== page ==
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Simon Harris says 'there's no need to camp outside Penneys' as major retailers outline re-opening plans

Under the government’s accelerated roadmap, retailers are permitted to re-open from Monday.

Image: Rollingnews.ie

Updated Jun 6th 2020, 2:39 PM

AFTER THE GOVERNMENT’S announcement yesterday that shops can re-open from Monday, major retailers have begun to outline their plans to re-open their doors.

This morning, Penneys said it would be re-opening its stores with street access on Friday 12 June while Ikea said yesterday it would be open for business from this Monday.

Speaking to reporters this afternoon, Health Minister Simon Harris said just because shops are re-opening soon “doesn’t mean we all need to go at once”. 

He said the greatest chance of keeping shops open was to adhere to all the advice on social distancing, hand hygiene and face coverings.

When asked specifically about the notion of camping outside Penneys, Harris said: “I don’t think it seems like a good idea. I hope people wouldn’t need me to tell them that. 

There’s no need to camp outside the shop. If it opens on Friday, let’s hope through all of our work it’ll be open on Saturday… It’s not like shops are open for one day only.

Penneys itself said that “rigorous health and safety measures” would be put in place in all its stores, with the ones located in shopping centres set to re-open on Monday 15 June.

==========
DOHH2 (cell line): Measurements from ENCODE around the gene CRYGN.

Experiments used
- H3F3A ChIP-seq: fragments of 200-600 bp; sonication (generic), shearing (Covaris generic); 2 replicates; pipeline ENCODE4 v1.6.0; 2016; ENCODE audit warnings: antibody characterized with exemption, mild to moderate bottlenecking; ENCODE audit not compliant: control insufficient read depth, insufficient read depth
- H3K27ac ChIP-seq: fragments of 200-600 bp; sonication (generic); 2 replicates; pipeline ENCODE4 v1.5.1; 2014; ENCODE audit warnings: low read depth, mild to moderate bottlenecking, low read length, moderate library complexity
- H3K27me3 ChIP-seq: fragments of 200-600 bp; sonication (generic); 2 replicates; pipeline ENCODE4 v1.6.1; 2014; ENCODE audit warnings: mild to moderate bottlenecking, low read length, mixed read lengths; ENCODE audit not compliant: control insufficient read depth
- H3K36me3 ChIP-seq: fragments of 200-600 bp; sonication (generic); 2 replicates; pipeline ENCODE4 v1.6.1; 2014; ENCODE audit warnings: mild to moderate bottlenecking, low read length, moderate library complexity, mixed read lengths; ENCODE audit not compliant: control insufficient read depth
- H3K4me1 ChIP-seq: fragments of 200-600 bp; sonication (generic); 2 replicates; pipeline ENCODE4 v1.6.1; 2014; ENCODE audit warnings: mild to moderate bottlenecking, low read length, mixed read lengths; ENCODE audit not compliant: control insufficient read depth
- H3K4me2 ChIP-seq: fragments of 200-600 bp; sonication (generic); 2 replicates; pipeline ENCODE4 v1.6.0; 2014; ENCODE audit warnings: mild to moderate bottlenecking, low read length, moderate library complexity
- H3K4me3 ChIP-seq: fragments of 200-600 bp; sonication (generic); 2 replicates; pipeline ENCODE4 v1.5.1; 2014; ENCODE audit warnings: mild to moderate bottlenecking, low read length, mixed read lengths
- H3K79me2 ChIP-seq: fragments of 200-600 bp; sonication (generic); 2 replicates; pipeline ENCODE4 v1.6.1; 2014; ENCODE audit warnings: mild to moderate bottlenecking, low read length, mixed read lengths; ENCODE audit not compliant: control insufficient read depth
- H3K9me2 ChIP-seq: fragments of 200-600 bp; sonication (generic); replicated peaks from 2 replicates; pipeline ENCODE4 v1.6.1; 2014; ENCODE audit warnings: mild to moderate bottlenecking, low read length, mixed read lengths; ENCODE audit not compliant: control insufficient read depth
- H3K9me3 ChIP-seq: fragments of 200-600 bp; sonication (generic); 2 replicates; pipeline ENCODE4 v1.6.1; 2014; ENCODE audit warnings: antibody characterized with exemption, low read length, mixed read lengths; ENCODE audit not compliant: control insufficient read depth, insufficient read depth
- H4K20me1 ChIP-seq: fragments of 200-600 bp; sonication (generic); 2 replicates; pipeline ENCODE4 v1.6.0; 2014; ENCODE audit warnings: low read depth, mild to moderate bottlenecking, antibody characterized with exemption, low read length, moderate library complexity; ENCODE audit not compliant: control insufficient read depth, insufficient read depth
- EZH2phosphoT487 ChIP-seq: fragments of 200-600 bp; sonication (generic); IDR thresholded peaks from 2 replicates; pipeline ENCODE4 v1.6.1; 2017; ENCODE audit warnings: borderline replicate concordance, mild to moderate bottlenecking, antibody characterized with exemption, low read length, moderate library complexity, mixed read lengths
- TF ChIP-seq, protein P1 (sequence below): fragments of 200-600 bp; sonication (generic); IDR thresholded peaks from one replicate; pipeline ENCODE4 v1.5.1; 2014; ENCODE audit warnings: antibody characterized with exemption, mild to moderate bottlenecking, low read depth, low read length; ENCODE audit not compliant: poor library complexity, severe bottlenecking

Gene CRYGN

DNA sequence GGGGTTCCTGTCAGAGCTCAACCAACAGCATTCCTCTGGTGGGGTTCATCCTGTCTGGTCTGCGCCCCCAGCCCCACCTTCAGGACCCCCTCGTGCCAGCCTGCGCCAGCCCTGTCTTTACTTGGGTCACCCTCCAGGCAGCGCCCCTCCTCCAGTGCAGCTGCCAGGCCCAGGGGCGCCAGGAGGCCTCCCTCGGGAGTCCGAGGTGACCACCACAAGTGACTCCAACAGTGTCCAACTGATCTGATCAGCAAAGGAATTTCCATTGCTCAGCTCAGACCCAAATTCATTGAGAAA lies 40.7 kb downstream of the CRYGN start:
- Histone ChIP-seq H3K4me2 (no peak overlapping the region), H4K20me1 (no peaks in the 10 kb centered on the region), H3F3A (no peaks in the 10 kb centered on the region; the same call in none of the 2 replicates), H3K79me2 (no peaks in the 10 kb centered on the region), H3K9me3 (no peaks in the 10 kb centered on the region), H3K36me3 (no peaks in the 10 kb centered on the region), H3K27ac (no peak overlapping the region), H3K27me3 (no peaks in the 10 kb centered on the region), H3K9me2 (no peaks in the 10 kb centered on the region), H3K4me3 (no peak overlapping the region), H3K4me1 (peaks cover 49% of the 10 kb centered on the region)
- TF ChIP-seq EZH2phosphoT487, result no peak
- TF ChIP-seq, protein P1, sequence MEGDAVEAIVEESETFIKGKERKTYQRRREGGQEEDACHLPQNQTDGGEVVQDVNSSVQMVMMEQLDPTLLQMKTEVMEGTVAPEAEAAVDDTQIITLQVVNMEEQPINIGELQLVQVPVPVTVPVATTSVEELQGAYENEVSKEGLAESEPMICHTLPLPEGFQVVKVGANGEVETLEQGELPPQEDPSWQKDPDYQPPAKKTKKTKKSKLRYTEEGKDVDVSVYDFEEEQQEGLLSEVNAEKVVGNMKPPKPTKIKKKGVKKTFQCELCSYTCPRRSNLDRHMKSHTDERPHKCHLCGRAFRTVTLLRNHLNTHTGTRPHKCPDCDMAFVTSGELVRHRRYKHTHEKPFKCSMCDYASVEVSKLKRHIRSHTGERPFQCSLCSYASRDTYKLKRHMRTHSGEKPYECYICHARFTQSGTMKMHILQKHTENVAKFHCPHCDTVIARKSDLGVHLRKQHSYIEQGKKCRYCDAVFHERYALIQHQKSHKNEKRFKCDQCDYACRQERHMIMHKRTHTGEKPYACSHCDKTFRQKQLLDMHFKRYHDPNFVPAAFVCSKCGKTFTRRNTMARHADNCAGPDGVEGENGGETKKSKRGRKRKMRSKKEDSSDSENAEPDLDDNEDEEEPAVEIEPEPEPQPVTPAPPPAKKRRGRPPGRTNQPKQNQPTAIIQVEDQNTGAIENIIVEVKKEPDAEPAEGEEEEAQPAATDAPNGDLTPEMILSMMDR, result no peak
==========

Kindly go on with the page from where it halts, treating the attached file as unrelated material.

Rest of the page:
Among the measures put in place by the clothes retailer are social distancing protocols, hand sanitiser stations, perspex screens at tills and additional stores cleaning.

To enforce social distancing, there will be limits on the number of customers in store at any one time. There’ll be clear signage and floor decals along with dedicated staff to guide customers through the store.

Every second till will be closed and fitting rooms and beauty concessions will be closed in stores for the time being. 

Its CEO Paul Marchant said: “We will adopt all government safety advice as a minimum in our stores and have benefited from our experience in the other markets in Europe where we have already opened successfully. As we open, we will continue to look at best practice across the retail sector and amend our measures appropriately.”

Ikea will adopt similar practices when it re-opens on Monday with dedicated social distance wardens guiding customers and helping them to find their socially-distanced way through the store.

The homeware retailer will also have hand sanitiser facilities and more frequent deep cleaning routines for bags, trolleys, bathrooms, rest areas, equipment and touchscnreens. 

Play areas will also remain closed, as will the customer restaurant and cafe. 

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It will operate from 10.30am-11.30am for older people, the vulnerable and at risk, and open to the general public from 11.30am.

Martyn Allen, Ikea’s market manager in Dublin, said extensive measures had been put in place as “health and safety remains our top priority”. 

About the author:

Sean Murray

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